Plugins are extensions to IntelliJ IDEA core functionality. They provide the IDE integration with version control systems (VCS) and application servers, add support for various development technologies, frameworks and programming languages, and so on.
The more plugins are installed and enabled, the more features you have available. On the other hand, disabling unnecessary plugins may increase the IDE performance, especially on "less powerful" computers.
Certain plugins are independent, certain are not. Dependent plugins require other plugins to be enabled.
Categories of plugins
In relation to IntelliJ IDEA, plugins may be attributed to one of the following categories:
- Plugins bundled with the IDE. These plugins are installed and enabled by default. You can disable unnecessary bundled plugins, but you cannot uninstall them. SeeEnabling and Disabling Plugins.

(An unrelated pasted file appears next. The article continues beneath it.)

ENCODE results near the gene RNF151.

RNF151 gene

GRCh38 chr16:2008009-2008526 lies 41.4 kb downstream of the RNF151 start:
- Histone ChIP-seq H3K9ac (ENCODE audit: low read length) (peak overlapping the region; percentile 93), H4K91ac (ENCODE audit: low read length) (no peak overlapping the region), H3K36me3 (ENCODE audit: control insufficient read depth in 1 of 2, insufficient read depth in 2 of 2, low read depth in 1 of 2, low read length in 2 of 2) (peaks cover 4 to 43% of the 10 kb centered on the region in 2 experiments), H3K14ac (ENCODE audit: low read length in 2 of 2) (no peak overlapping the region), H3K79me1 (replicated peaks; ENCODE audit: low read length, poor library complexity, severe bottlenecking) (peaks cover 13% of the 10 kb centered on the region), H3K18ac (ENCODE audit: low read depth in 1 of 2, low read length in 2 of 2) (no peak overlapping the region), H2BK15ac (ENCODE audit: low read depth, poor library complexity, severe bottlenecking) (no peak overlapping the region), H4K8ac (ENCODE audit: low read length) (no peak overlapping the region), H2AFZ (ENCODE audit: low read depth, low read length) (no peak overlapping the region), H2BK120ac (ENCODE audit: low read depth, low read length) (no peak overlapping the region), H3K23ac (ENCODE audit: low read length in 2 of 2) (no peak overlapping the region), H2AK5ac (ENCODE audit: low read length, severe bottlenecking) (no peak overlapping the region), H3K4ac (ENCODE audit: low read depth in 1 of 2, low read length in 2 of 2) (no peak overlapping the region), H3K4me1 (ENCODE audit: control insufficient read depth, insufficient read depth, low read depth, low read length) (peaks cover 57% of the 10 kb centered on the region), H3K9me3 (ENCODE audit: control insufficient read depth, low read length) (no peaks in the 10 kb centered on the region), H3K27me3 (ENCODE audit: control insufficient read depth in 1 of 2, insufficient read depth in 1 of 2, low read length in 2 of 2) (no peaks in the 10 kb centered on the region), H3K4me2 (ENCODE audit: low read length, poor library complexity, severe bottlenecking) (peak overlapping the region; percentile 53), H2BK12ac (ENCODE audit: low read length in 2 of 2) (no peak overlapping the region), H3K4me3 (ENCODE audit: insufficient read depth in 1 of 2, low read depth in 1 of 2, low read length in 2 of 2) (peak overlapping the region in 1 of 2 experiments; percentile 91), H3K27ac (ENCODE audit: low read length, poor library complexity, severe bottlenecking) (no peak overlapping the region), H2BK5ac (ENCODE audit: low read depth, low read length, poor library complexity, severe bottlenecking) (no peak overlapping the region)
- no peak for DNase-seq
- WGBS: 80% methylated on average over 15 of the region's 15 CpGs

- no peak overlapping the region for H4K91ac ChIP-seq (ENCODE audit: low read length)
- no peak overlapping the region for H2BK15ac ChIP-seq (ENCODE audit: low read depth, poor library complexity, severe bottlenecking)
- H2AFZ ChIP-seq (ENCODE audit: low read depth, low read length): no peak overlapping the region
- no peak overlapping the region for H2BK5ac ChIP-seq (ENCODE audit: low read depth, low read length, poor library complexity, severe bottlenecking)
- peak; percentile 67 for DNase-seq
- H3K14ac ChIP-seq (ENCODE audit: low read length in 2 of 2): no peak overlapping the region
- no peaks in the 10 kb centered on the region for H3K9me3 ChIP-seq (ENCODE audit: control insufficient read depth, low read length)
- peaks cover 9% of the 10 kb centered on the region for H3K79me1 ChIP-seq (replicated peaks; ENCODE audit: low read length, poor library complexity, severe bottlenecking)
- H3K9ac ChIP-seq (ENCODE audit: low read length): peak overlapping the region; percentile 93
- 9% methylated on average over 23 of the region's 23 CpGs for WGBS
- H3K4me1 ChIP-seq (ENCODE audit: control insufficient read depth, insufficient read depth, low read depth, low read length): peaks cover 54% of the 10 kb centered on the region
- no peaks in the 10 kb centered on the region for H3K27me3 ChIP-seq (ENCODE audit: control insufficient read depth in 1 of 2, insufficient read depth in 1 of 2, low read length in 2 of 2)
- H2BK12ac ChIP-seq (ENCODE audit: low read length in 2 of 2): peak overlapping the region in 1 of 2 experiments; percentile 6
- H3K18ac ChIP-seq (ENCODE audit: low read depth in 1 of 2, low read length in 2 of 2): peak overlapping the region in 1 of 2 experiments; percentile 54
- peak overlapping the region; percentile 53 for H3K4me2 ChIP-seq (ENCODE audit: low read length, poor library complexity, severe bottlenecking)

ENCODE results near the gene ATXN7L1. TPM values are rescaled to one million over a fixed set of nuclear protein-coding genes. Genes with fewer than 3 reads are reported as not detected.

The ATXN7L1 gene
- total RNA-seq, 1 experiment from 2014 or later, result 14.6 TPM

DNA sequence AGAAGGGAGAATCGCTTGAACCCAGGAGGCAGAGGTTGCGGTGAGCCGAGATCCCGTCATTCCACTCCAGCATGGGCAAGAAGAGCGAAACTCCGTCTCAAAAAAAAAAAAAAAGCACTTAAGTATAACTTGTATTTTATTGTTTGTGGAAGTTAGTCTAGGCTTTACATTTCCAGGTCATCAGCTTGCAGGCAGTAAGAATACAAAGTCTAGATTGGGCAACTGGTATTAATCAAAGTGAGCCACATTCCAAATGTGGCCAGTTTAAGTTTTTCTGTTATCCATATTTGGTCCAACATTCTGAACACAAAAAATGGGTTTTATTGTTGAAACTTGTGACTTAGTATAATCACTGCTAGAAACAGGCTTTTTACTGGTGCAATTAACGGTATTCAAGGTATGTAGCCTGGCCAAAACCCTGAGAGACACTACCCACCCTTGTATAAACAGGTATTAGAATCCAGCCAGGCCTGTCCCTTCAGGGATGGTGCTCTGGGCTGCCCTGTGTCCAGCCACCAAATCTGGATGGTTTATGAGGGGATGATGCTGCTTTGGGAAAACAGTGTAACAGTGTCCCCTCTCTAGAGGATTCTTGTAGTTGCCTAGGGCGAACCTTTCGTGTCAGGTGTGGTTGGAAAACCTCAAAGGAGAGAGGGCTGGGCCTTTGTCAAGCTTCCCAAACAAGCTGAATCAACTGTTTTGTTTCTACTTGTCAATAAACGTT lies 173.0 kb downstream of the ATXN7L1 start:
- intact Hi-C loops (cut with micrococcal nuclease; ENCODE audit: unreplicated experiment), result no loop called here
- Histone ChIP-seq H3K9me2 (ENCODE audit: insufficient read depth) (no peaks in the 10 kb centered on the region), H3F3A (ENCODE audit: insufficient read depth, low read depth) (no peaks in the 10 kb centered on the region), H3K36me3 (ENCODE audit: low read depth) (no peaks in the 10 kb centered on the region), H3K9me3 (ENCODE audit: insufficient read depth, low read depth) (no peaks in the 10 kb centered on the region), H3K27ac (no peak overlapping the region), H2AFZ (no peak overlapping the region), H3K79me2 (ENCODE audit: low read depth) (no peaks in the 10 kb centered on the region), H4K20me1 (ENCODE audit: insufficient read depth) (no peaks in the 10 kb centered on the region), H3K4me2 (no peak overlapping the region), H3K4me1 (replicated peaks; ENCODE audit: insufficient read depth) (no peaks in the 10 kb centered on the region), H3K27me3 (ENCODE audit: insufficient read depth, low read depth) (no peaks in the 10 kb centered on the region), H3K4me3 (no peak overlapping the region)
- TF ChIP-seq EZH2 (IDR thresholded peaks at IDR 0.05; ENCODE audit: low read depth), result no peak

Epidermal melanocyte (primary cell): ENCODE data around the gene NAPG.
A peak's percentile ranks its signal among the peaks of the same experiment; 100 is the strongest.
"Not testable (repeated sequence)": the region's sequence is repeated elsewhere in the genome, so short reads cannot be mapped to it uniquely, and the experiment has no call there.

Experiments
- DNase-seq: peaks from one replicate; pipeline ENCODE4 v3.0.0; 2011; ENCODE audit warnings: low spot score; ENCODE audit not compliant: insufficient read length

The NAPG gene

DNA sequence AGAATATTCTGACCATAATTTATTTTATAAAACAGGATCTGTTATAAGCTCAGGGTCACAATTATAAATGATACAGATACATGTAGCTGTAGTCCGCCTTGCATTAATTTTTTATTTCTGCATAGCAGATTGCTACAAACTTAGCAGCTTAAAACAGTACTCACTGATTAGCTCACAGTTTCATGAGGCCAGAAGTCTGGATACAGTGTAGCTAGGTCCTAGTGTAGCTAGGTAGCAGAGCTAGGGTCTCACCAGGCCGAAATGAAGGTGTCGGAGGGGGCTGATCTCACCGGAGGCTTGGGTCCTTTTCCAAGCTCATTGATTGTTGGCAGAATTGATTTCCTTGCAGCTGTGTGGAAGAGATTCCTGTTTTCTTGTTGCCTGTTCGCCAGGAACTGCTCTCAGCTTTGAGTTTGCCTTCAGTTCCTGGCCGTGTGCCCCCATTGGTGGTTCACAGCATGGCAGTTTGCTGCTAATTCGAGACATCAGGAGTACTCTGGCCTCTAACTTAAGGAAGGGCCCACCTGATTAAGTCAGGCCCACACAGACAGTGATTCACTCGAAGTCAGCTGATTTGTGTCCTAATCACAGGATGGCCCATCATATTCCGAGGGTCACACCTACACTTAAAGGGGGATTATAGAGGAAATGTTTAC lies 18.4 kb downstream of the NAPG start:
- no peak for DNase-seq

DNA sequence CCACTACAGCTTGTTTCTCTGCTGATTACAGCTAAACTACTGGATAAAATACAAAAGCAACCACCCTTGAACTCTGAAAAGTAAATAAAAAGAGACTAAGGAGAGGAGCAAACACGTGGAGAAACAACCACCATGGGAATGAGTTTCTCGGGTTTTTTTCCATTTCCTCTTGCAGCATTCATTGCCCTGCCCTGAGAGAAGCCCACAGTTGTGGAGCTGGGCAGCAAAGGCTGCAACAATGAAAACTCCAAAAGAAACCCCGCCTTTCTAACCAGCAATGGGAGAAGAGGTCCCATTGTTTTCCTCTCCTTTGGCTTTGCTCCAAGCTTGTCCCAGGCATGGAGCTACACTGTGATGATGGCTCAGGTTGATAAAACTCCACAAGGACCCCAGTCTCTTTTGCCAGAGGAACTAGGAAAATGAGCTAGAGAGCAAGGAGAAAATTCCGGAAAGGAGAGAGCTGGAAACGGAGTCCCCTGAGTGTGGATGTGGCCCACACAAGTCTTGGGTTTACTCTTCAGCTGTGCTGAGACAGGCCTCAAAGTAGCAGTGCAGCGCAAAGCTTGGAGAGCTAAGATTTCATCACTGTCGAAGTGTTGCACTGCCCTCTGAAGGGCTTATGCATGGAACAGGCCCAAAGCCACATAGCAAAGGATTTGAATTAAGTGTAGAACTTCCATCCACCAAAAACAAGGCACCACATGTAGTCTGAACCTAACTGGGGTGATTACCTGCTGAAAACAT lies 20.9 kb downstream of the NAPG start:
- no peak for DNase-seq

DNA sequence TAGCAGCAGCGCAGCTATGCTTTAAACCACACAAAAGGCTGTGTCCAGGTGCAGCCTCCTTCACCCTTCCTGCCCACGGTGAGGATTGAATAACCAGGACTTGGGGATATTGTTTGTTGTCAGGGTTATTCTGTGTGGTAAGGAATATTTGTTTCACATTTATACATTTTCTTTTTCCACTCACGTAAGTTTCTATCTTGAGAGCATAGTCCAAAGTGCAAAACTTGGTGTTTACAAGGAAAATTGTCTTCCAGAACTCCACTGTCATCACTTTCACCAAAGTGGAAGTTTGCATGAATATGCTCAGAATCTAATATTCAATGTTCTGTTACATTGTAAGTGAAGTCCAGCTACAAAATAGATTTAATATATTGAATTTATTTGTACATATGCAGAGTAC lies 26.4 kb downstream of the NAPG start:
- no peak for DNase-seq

- Repository plugins, that is, plugins stored in plugin repositories (e.g., the JetBrains Plugin Repository). To be able to use the repository plugins, you should download and install them. SeeInstalling, Updating and Uninstalling Repository Plugins.
IntelliJ IDEA provides access to IntelliJ IDEA Plugin Repository at http://plugins.jetbrains.com/idea. You can also set up your own, enterprise plugin repositories, for example, to store plugins that you want to reserve for your company's internal use only. (A plugin repository corresponds to one or more Web servers.)
IntelliJ IDEA provides an open API that enables you to extend the IntelliJ IDEA functionality: add new intention actions, code inspections and refactorings, facilities for integrating the IDE with various external systems, and more.
For plugin development, IntelliJ IDEA provides dedicated SDK, module and run/debug configuration types.
For more information, refer to: